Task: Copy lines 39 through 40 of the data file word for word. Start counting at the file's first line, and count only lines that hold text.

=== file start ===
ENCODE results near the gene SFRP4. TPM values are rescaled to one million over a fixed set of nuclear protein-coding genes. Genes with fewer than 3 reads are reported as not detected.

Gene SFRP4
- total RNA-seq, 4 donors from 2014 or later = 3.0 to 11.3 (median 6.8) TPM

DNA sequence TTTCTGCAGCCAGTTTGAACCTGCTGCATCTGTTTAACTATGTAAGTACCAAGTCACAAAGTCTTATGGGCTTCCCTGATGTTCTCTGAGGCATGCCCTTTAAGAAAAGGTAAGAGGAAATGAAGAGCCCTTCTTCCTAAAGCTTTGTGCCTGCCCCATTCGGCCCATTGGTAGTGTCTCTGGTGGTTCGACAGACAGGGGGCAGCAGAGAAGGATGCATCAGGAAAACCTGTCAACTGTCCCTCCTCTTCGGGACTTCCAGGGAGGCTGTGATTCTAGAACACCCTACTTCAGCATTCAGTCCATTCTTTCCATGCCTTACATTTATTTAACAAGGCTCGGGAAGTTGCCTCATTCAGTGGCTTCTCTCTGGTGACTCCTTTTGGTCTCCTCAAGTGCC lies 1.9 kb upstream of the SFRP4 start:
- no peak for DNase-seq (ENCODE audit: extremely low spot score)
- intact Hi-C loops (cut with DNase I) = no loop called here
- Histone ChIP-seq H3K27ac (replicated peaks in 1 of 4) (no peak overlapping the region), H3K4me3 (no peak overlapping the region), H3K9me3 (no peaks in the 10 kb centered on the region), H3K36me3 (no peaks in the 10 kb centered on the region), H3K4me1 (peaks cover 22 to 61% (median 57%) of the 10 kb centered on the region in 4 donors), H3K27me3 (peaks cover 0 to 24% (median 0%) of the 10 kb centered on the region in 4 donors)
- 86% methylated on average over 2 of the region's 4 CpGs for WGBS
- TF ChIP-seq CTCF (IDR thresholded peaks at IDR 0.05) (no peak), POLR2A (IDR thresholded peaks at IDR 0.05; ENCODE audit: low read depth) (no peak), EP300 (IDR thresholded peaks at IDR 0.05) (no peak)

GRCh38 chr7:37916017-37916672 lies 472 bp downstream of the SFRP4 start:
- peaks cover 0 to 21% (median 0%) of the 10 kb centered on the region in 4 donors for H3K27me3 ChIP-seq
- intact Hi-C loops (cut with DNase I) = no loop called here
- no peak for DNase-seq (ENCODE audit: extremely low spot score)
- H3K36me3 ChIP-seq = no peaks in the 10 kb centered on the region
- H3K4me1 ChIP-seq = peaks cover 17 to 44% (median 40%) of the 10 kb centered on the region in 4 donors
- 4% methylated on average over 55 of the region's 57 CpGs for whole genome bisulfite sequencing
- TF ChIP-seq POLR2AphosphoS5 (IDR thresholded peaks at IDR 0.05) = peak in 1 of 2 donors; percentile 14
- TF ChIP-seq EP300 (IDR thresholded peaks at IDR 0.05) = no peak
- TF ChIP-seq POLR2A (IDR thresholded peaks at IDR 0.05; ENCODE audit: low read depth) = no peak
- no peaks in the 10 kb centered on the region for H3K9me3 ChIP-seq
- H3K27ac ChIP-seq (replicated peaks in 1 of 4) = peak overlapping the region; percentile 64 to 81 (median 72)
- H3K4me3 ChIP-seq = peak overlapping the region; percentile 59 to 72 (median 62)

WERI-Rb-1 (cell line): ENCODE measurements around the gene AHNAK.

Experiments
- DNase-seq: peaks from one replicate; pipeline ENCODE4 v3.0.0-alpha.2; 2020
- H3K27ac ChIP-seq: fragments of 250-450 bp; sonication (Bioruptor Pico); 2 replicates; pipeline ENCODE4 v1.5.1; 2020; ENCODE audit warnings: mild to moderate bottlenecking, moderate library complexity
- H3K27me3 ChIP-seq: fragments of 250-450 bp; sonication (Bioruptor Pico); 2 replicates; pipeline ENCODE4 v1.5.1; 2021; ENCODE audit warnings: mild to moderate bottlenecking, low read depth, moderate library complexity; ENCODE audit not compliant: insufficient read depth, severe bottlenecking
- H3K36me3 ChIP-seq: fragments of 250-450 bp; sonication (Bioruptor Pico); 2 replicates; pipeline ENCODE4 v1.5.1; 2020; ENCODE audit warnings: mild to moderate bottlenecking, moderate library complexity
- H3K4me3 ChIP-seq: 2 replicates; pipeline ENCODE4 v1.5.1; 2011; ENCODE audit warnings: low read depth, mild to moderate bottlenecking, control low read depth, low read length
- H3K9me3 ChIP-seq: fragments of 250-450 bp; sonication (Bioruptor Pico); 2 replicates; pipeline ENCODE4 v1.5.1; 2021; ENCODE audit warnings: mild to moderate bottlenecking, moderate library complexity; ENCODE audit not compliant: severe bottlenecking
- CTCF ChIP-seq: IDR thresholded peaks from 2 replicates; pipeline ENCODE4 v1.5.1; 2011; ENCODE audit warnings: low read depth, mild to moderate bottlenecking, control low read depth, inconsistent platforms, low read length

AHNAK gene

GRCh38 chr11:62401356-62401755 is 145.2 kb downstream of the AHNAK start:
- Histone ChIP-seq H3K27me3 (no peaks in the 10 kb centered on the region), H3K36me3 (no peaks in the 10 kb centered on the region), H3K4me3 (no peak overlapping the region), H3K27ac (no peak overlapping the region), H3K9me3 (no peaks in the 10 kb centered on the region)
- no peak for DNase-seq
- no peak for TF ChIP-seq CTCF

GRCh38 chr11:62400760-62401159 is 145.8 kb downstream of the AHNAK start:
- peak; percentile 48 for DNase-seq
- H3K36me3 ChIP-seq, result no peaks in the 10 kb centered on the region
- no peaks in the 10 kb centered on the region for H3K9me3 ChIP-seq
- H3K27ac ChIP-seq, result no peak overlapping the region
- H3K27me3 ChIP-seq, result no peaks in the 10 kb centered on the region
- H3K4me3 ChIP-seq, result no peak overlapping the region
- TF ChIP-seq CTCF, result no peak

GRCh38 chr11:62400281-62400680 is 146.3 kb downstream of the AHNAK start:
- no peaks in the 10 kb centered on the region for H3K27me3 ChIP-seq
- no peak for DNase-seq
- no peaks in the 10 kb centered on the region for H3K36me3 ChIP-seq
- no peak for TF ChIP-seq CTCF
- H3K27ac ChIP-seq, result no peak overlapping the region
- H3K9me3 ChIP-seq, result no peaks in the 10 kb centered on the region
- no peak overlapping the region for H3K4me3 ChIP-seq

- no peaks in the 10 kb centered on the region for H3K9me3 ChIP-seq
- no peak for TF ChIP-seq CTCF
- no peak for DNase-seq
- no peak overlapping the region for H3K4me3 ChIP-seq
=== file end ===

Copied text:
- H3K36me3 ChIP-seq, result no peaks in the 10 kb centered on the region
- no peaks in the 10 kb centered on the region for H3K9me3 ChIP-seq